Some of the nation’s biggest brokers boast networks of hundreds of thousands of carriers. This helps these companies source a trucking solution for their customers no matter their origin, destination or what service they need.
You won’t find this kind of access at a smaller brokerage. As such, if you’re looking for a provider that has a wide network of carriers and the ability to hand-select only the best-fit truck for your freight, check out a large freight brokerage.
4. Large Freight Brokers Can Offer a Wide Array of Services
With their expansive carrier network and in-house expertise, large-sized freight brokerages can offer a vast catalog of transportation services which may include any of the following:
- Open-deck transport
- Dry van transport
- Temperature-controlled services
- Warehousing solutions
- Heavy haul trucking
- Cross-border transportation
- Project management
With more substantial providers, shippers can expect to receive all of these services and more. This isn't true for smaller brokerages — that don’t have the manpower nor financial resources to do all of these things well.
What Are The Disadvantages of Working With a Large Freight Brokerage?
Although some of our world’s biggest brokers draw the attention and retain the business of shippers far and wide, they’re not without their weaknesses. In the interest of transparency, here are the three largest disadvantages of choosing to route freight with a large freight brokerage company:
- Large brokers can be unorganized and overcomplicate things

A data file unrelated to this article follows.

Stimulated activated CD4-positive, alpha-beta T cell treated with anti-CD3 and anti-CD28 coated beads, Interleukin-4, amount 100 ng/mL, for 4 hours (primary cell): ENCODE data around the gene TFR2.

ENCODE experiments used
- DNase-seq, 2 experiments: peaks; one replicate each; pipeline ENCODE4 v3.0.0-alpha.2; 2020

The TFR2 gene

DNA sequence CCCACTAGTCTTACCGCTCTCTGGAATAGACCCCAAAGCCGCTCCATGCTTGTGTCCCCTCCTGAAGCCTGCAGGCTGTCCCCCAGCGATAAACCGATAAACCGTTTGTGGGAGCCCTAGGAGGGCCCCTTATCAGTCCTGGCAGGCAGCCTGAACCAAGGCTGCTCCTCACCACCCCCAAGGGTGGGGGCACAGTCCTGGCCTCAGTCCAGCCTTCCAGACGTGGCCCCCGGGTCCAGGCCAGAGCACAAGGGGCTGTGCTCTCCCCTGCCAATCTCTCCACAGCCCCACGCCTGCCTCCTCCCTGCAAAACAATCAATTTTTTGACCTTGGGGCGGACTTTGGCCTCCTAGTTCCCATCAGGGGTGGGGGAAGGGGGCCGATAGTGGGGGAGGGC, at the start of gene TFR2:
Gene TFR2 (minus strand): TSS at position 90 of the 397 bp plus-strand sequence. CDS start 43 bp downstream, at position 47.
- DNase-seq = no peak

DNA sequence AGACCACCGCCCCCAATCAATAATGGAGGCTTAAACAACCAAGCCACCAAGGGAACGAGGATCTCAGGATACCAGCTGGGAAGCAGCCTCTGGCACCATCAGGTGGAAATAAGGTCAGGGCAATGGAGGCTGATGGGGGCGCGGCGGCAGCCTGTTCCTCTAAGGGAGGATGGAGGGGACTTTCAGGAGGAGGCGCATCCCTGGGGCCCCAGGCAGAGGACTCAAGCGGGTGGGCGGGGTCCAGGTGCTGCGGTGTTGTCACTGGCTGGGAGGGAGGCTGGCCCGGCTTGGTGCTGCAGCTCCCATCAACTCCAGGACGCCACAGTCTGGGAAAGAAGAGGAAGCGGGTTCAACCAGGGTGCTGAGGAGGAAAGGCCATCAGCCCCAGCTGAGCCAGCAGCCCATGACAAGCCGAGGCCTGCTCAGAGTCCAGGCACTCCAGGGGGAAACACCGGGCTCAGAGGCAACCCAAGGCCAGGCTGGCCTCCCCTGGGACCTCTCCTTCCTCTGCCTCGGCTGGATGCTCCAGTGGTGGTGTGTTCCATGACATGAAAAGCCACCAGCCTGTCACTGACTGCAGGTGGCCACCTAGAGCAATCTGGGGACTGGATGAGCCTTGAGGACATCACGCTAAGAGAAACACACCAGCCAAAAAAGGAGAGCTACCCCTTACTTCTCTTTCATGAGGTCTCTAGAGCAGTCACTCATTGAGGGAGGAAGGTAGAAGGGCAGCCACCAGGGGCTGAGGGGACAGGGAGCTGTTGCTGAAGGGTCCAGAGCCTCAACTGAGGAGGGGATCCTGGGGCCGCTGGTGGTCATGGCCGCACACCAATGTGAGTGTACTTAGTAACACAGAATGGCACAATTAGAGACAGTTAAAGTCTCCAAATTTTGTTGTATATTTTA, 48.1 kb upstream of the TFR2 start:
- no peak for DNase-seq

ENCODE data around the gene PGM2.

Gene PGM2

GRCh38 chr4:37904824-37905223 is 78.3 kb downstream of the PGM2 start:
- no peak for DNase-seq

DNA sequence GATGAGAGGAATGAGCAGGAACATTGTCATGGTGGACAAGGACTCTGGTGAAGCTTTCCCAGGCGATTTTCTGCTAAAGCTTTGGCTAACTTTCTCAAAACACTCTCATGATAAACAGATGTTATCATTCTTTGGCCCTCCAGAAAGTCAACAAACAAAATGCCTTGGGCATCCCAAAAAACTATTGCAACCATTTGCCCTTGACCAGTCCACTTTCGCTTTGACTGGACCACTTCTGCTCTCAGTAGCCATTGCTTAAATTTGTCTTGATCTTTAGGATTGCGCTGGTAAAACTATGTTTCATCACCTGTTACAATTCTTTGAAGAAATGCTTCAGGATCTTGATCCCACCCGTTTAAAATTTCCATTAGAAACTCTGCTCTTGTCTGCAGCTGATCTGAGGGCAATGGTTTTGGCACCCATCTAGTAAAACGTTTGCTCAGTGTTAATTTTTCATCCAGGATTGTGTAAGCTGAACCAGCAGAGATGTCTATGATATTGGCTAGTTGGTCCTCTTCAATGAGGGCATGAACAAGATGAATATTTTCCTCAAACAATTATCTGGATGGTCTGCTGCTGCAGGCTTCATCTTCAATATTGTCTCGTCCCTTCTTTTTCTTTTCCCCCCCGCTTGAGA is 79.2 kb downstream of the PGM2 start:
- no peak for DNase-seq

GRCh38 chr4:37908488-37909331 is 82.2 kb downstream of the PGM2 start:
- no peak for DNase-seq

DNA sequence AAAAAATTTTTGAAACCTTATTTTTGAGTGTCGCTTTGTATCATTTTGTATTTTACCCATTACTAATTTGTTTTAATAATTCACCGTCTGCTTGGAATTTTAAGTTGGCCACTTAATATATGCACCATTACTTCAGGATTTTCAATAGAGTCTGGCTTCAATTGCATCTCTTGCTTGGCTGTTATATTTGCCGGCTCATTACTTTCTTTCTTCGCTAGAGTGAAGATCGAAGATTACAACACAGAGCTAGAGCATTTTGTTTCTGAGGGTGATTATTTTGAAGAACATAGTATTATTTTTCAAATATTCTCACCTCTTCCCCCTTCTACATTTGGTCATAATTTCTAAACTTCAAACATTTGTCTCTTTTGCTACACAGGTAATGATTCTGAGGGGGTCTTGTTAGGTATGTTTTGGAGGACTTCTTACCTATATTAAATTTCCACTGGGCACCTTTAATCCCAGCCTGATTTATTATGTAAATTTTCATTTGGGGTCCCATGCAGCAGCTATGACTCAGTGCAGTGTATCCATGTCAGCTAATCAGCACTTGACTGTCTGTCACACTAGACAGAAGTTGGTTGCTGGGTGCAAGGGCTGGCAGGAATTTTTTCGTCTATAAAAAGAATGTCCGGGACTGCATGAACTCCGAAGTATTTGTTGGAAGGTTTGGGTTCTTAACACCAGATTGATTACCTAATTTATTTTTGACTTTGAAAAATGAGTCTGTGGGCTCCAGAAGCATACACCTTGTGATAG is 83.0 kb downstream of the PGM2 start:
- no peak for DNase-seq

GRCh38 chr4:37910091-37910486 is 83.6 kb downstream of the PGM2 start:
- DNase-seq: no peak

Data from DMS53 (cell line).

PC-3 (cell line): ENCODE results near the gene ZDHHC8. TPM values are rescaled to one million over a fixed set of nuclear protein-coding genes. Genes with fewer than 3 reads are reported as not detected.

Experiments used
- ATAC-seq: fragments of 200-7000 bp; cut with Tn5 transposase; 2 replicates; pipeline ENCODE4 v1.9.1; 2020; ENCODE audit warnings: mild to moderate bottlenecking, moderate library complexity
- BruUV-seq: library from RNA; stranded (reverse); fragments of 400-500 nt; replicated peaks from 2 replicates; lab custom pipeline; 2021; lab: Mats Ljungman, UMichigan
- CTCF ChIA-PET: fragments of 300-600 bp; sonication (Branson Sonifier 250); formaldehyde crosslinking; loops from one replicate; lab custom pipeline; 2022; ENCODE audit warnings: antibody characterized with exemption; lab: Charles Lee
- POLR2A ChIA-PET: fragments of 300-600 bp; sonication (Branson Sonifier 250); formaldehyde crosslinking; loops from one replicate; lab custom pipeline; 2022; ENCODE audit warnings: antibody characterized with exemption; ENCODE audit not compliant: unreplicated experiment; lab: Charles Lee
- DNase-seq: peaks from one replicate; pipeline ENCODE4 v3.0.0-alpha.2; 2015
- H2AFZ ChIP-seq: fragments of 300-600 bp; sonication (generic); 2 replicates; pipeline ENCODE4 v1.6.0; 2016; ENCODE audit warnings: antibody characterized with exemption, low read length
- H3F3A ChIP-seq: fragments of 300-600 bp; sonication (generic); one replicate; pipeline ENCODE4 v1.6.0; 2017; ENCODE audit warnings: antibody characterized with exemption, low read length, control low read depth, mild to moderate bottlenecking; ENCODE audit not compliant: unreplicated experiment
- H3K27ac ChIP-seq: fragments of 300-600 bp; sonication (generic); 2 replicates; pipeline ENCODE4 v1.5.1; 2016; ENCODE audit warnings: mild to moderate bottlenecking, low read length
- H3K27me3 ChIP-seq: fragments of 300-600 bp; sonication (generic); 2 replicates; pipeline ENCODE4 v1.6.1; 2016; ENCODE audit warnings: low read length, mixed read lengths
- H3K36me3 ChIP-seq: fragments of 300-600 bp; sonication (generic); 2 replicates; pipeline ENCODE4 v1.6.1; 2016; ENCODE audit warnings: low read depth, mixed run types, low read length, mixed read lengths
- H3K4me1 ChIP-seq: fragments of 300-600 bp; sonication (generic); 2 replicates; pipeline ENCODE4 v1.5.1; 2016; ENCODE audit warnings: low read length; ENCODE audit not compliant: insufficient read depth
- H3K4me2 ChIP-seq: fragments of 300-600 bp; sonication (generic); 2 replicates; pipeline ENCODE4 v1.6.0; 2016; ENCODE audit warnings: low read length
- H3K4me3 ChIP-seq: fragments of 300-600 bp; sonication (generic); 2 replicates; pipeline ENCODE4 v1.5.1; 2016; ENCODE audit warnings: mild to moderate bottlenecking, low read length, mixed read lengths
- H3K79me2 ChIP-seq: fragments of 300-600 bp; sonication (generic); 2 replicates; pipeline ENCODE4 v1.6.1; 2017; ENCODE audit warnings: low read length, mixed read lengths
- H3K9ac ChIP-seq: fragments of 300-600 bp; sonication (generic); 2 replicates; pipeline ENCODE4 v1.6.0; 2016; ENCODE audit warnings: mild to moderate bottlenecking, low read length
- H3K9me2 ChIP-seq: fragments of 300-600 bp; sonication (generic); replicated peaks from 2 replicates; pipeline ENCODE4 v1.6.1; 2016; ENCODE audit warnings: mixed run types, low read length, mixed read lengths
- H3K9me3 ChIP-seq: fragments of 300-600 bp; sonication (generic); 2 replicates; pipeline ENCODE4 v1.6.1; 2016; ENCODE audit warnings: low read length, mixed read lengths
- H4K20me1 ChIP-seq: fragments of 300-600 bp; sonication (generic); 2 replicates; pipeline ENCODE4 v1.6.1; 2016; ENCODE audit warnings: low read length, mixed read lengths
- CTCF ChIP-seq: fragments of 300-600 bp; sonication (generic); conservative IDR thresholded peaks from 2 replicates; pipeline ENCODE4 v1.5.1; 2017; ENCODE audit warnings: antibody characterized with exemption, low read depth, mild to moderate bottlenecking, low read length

- Communication at large brokerages can fall off
- Some large brokerages prioritize high-volume shippers
Each of these drawbacks can be detrimental to your business. You won’t want to give your business to a brokerage that will do any of these things. Let’s talk about them.
1. Large Brokers Can Be Unorganized and Overcomplicate Things
Like any major business, the biggest freight brokerages employ hundreds of employees that work with just as many shippers every day. With so many moving pieces, it’s not uncommon for things to get lost in the mix at an unorganized, overcommitted, brokerage.
Additionally, large freight brokers — especially when mismanaged — see mishaps occur when wires of multiple communication lines get crossed.
Maybe one member of a team was supposed to find a power-only solution for a certain shipment but forgot. Or, perhaps the details of a load were miscommunicated by a confused employee.
Whatever it may be, large freight brokerages can overcomplicate things by doling out responsibilities to multiple people that cross paths infrequently.
2. Communication at Large Brokerages Can Fall Off
Small brokerages make their hay by offering their customers a single point of contact to develop a relationship with. This individual becomes intimately familiar with the goals, procedures and preferences of the shippers they work with.
In turn, the understanding developed and the consistent communication maintained, between each broker and their customer help to keep things moving even in the toughest times.